Newark Disability Discrimination Lawyer
Besides prohibiting discrimination based on race, sex, religion, pregnancy, and age, federal law also specifically forbids employers from treating an applicant or employee unequally or unfairly because of his or her disability. To learn more about the Americans with Disabilities Act (ADA) and whether it applies to you or your business, please contact a dedicated Newark disability discrimination lawyer who has the resources and experience to address your questions and concerns.
Defining Disability Under the ADA
The ADA defines a disabled individual as someone who:
- Has a physical or mental impairment that limits his or her ability to fulfill one or more major life activity;
- Has a history of physical or mental impairment; or
- Is regarded by others as having a physical or mental impairment.
Individuals who satisfy one of these definitions and can perform the essential functions of a job are protected from discrimination when it comes to:
- The application and hiring process;
- Receiving promotions;
- Working conditions;
- Compensation; and
It is also worth noting that the ADA actually requires employers to make reasonable accommodations for disabled applicants and employees, as long as they are qualified to fulfill the job’s requirements.
What are Reasonable Accommodations?
Under the terms of the ADA, any alteration to a work environment or employment procedure that helps an employee fulfill essential job duties is considered to be reasonable. In the past, this has included:
- Altering a work schedule;
- Restructuring a job;
- Making a facility wheelchair accessible;
- Buying or modifying workplace equipment; and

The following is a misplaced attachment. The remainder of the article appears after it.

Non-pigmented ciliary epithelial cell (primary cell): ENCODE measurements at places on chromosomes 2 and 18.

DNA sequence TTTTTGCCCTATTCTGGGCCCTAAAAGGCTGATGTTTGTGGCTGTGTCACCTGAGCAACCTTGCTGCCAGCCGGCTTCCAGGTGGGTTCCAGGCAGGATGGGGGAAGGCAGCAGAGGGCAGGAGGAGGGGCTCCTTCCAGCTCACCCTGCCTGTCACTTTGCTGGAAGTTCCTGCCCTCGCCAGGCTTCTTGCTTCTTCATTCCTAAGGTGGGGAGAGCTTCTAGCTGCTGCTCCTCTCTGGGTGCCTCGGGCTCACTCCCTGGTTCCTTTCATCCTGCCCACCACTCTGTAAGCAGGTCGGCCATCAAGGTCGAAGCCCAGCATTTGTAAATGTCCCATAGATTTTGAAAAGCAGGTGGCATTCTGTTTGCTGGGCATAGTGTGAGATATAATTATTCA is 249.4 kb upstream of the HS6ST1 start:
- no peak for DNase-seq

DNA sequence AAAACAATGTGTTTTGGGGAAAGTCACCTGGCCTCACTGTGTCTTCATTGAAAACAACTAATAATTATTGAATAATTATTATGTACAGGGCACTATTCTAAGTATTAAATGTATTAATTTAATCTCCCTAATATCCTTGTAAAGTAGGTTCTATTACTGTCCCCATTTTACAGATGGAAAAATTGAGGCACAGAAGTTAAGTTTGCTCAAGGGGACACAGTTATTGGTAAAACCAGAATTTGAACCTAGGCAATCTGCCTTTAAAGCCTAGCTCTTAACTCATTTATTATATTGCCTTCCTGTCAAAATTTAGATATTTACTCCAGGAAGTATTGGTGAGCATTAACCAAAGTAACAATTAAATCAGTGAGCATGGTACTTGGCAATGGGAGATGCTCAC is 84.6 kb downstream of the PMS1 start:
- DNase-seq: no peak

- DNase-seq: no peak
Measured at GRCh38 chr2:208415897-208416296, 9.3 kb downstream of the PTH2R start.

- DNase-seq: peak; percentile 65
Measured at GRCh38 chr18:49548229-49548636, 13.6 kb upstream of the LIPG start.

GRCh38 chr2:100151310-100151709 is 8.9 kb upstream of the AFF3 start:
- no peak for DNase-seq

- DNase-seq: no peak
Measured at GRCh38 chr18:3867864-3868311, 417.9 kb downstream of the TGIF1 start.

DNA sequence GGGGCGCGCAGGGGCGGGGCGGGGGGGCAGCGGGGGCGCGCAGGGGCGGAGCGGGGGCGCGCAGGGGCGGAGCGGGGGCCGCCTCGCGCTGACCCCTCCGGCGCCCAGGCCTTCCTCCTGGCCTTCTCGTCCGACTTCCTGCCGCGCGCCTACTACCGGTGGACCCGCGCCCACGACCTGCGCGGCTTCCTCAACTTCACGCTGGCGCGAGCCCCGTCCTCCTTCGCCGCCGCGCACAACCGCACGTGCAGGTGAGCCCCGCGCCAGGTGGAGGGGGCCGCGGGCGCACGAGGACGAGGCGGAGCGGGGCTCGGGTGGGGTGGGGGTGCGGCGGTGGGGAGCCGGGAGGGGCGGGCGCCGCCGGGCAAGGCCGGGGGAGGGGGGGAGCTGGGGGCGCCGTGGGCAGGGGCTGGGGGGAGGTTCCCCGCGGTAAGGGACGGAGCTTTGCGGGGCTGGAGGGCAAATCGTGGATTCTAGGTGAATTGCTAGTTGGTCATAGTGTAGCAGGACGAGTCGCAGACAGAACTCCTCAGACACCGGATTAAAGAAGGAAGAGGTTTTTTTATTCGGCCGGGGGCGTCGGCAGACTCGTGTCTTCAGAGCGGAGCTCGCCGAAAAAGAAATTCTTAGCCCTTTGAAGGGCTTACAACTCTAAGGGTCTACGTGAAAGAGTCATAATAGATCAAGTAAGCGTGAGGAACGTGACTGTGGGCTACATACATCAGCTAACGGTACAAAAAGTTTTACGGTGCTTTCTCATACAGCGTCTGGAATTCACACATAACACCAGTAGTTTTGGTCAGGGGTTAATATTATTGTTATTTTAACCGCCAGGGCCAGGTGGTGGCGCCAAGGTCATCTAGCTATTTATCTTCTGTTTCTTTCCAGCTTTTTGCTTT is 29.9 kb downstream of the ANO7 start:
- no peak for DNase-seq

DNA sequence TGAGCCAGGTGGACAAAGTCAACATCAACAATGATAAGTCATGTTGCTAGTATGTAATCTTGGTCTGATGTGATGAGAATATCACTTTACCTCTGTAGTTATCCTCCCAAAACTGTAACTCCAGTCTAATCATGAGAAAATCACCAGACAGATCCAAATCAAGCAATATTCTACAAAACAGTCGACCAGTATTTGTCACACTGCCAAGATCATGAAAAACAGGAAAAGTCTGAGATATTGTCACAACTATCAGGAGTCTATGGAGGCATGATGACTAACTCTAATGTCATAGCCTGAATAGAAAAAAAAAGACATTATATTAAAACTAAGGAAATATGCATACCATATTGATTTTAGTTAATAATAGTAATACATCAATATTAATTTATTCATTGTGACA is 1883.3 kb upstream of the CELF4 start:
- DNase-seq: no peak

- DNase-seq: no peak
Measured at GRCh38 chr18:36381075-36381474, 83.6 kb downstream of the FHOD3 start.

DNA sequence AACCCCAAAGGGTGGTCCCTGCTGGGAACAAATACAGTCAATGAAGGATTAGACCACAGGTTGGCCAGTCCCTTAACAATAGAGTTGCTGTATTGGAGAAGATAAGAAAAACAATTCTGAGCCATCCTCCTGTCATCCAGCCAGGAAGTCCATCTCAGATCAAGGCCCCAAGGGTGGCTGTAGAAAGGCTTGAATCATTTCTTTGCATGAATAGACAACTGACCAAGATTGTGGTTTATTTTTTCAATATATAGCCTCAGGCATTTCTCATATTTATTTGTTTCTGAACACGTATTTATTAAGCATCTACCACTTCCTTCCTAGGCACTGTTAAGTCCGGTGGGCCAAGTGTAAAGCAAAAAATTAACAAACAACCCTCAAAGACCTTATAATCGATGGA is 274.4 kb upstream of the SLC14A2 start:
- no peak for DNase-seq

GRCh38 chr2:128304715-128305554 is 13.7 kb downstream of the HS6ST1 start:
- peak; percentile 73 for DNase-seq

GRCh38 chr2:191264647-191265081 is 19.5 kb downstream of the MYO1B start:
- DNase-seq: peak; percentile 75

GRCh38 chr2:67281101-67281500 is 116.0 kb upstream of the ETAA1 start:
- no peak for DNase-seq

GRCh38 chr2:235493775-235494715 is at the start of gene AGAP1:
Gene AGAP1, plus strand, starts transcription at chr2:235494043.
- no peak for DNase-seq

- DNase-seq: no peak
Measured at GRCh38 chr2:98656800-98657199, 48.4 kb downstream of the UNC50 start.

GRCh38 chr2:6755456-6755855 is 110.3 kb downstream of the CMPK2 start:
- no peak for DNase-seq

- Adjusting job training materials or examinations.
Employers are not always required to make accommodations for an employee or applicant who qualifies as disabled. Generally, if making an accommodation would cause undue hardship for a business, then it will be considered unreasonable and so unnecessary under federal law. When determining whether an employer wrongfully denied an accommodation, courts assess a variety of factors, including the size of the business in question, the cost of the adjustments or alteration, and the employer’s financial resources.
Who is Covered by the ADA?
The ADA applies to employers with 15 or more employees, including state and local government agencies, private employers, labor unions, employment agencies, and federal sector employees.
How do I File a Disability Discrimination Claim?
Employees or applicants who have been discriminated against on the basis of disability have a couple of different options when it comes to filing a claim. For instance, claimants who file a complaint under the ADA with the Equal Employment Opportunity Commission (EEOC) must do so within 180 days of the discriminatory act. It is only after this complaint has been filed and the EEOC has conducted an investigation that a wronged employee can file suit against his or her employer in court. Those who choose to file a discrimination claim based on Ohio law, however, are not required to file a complaint with a government agency before filing suit in court.
Contact a Newark Disability Discrimination Attorney Today
Please contact Marshall & Forman, LLC at (614) 463-9790 and a member of our dedicated legal team will help you schedule a consultation with one of our experienced Newark disability discrimination attorneys today.